Without an R-squared, beta is meaningless because R-squared determines how much a investment's return is correlated to its benchmark. This is a tricky concept, but if you understand some basic regression analysis will take you a long way. Just think of it this way . . . you get a beta by regressing a security against the benchmark. BOOM!

Bid price - The price that someone is willing to pay for a security or asset. In the stock market, the bid price is the highest price that someone will pay for that asset. The counterpart is the ask price which is the lowest price that someone is willing to sell a security. The difference between the two is the spread.

Blue chips - Stocks which have a long-established record of profitability and paying dividends (most of them pay dividends, but not all). Blue chips are usually large, stable and well known like IBM, Phillip Morris and General Electric.

Bonds - A debt instrument that pays a set amount of interest at regular intervals for a given period of time. If you buy a bond, you are essentially giving the issuer a loan that they repay with interest. There are numerous different kinds of bonds from a variety of issuers, each with its merits and setbacks.

Bond brokers - Like a stock broker, except they deal you bonds. They call around and find the bond you want and then execute the transaction. They will usually charge a commission for their services or mark up the price.

Bond dealers - Dealers are like clearinghouses, they maintain a stock of bonds that they sell to the general public or brokers. By dealing with a dealer, you may eliminate the commission because the dealer makes money by taking the difference between the bid and ask price for himself.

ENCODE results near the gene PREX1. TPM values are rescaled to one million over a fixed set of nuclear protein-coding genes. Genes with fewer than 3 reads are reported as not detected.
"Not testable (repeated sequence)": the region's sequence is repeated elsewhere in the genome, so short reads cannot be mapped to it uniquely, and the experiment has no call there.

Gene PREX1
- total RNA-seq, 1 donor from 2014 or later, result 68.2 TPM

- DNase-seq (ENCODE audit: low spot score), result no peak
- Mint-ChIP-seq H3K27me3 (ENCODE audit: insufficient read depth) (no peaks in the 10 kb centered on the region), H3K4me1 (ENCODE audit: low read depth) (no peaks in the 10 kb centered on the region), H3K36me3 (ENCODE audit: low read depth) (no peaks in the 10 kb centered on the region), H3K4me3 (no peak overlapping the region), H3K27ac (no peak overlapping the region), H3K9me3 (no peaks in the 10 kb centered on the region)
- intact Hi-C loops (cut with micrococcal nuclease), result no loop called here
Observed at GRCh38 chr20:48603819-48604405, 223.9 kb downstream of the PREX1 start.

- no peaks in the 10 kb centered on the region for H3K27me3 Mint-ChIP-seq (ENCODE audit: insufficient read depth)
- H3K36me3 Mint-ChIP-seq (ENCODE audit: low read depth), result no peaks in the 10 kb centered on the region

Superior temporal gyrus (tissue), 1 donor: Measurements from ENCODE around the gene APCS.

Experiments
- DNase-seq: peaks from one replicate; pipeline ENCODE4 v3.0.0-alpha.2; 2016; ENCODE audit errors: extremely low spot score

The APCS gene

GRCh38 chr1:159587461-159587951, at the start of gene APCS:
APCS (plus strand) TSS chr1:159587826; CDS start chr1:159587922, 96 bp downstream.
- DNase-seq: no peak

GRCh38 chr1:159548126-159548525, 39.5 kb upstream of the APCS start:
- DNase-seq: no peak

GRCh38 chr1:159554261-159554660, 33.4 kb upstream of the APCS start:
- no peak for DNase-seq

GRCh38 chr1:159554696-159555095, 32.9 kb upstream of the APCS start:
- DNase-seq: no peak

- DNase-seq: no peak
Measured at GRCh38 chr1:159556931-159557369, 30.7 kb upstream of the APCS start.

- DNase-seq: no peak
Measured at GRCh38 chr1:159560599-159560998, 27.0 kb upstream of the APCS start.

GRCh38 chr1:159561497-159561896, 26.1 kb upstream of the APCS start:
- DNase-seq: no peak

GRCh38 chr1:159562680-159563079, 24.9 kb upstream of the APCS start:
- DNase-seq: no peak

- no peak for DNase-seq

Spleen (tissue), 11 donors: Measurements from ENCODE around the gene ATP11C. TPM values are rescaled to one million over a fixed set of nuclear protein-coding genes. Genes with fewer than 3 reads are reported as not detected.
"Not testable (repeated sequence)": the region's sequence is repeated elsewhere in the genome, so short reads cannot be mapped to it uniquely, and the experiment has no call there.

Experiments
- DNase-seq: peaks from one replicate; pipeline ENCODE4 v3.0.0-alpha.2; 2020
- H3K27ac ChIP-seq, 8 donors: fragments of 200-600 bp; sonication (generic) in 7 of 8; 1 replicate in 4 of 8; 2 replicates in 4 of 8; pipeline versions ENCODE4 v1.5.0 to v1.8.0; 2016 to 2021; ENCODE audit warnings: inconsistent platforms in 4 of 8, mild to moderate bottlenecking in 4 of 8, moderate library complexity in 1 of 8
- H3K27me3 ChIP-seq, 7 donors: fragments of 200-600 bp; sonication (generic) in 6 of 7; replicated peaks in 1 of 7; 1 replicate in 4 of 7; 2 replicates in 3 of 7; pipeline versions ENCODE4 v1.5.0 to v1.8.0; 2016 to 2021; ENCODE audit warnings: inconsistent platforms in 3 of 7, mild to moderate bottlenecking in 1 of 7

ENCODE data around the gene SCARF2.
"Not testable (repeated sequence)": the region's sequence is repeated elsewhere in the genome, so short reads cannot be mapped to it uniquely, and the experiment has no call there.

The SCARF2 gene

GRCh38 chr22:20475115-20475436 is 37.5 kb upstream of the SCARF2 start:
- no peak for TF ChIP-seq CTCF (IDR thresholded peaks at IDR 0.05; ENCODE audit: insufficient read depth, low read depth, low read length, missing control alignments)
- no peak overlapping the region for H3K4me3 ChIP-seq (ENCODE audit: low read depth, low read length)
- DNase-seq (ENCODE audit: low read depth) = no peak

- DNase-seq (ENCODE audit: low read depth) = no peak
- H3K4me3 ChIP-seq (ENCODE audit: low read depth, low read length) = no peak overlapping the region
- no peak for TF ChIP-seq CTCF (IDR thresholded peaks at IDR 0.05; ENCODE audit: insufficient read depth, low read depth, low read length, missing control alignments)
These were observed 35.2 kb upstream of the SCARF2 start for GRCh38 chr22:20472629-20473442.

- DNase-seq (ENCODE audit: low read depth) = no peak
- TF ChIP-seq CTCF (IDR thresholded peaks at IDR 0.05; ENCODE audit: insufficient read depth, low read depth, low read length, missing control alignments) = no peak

Bond fund - A mutual fund that has a portfolio of diversified bonds. They run the gamut just like mutual funds in their focus, risk and return. The difference between a bond fund and holding your own portfolio of bonds is that funds are not obligated to make fixed interest payments, nor are they obligated to give you the principle back at a later date.

Bond rating/Credit rating- An assessment of the likelihood of the issuer to pay the interest on its debt on time. There are numerous agencies that give ratings, such as Standard and Poors and Moody's. Ratings are from AAA to D (default). Bonds rated below B are called "junk." Because there is more risk, issuers with low credit ratings pay higher interest to attract investors.

Bond ratings are also useful to tell how a company is doing. From time to time, you will read in the news that a credit ratter has reduced a firms debt to junk status. This can signal trouble at the firm since it means that they are most likely in a cash crunch.

Bond yield - The interest that you actually ear on your investment. If you buy a new issue, then the yield is the coupon rate (the rate on the certificate) but if you buy and sell on the secondary markets, the yield will fluctuate. If yield increases, then the price of the bond has fallen. If yield falls, then market value has risen.

Book value - The difference between a company's assets and liabilities. Book value is what would be left over for shareholders if the company was sold and its debts were all paid off. It is calculated by taking total assets and subtracting total liabilities and then dividing by the number of outstanding shares.

Bottom fishing - Buying when (you believe) a stock price has bottomed out or is at extremely low levels.

Bottom line - An accounting term for net profit or loss. It is the "bottom line" on a company's earnings report.